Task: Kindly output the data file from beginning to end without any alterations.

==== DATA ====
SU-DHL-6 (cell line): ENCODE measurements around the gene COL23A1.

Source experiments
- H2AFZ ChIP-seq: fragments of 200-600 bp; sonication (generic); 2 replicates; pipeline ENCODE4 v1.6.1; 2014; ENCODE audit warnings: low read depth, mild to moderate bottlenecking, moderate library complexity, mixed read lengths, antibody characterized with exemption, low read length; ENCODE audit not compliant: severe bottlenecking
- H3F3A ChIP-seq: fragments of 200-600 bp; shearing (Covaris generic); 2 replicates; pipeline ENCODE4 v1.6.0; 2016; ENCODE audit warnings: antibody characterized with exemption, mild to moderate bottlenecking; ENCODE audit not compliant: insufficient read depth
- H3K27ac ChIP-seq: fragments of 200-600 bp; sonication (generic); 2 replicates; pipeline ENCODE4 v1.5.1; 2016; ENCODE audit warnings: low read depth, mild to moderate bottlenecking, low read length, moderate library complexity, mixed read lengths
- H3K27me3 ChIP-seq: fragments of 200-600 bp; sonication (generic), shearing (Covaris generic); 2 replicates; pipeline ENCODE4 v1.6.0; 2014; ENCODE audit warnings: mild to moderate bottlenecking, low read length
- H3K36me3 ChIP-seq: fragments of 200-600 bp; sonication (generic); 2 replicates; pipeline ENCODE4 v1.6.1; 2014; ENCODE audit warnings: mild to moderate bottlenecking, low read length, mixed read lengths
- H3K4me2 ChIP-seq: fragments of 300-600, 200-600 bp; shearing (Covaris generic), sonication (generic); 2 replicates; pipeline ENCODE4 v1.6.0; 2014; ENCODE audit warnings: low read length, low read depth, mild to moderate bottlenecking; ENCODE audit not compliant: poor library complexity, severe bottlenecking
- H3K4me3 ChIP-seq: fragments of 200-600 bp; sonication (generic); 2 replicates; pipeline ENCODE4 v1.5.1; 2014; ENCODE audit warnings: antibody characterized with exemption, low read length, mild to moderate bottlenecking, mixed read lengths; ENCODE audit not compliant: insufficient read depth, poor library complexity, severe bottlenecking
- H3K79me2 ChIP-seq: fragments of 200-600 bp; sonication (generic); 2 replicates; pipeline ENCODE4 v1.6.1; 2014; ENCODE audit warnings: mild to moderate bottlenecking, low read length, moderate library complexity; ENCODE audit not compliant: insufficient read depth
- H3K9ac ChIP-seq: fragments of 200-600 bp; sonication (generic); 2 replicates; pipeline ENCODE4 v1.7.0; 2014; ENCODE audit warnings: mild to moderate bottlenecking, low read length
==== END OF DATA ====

SU-DHL-6 (cell line): ENCODE measurements around the gene COL23A1.

Source experiments
- H2AFZ ChIP-seq: fragments of 200-600 bp; sonication (generic); 2 replicates; pipeline ENCODE4 v1.6.1; 2014; ENCODE audit warnings: low read depth, mild to moderate bottlenecking, moderate library complexity, mixed read lengths, antibody characterized with exemption, low read length; ENCODE audit not compliant: severe bottlenecking
- H3F3A ChIP-seq: fragments of 200-600 bp; shearing (Covaris generic); 2 replicates; pipeline ENCODE4 v1.6.0; 2016; ENCODE audit warnings: antibody characterized with exemption, mild to moderate bottlenecking; ENCODE audit not compliant: insufficient read depth
- H3K27ac ChIP-seq: fragments of 200-600 bp; sonication (generic); 2 replicates; pipeline ENCODE4 v1.5.1; 2016; ENCODE audit warnings: low read depth, mild to moderate bottlenecking, low read length, moderate library complexity, mixed read lengths
- H3K27me3 ChIP-seq: fragments of 200-600 bp; sonication (generic), shearing (Covaris generic); 2 replicates; pipeline ENCODE4 v1.6.0; 2014; ENCODE audit warnings: mild to moderate bottlenecking, low read length
- H3K36me3 ChIP-seq: fragments of 200-600 bp; sonication (generic); 2 replicates; pipeline ENCODE4 v1.6.1; 2014; ENCODE audit warnings: mild to moderate bottlenecking, low read length, mixed read lengths
- H3K4me2 ChIP-seq: fragments of 300-600, 200-600 bp; shearing (Covaris generic), sonication (generic); 2 replicates; pipeline ENCODE4 v1.6.0; 2014; ENCODE audit warnings: low read length, low read depth, mild to moderate bottlenecking; ENCODE audit not compliant: poor library complexity, severe bottlenecking
- H3K4me3 ChIP-seq: fragments of 200-600 bp; sonication (generic); 2 replicates; pipeline ENCODE4 v1.5.1; 2014; ENCODE audit warnings: antibody characterized with exemption, low read length, mild to moderate bottlenecking, mixed read lengths; ENCODE audit not compliant: insufficient read depth, poor library complexity, severe bottlenecking
- H3K79me2 ChIP-seq: fragments of 200-600 bp; sonication (generic); 2 replicates; pipeline ENCODE4 v1.6.1; 2014; ENCODE audit warnings: mild to moderate bottlenecking, low read length, moderate library complexity; ENCODE audit not compliant: insufficient read depth
- H3K9ac ChIP-seq: fragments of 200-600 bp; sonication (generic); 2 replicates; pipeline ENCODE4 v1.7.0; 2014; ENCODE audit warnings: mild to moderate bottlenecking, low read length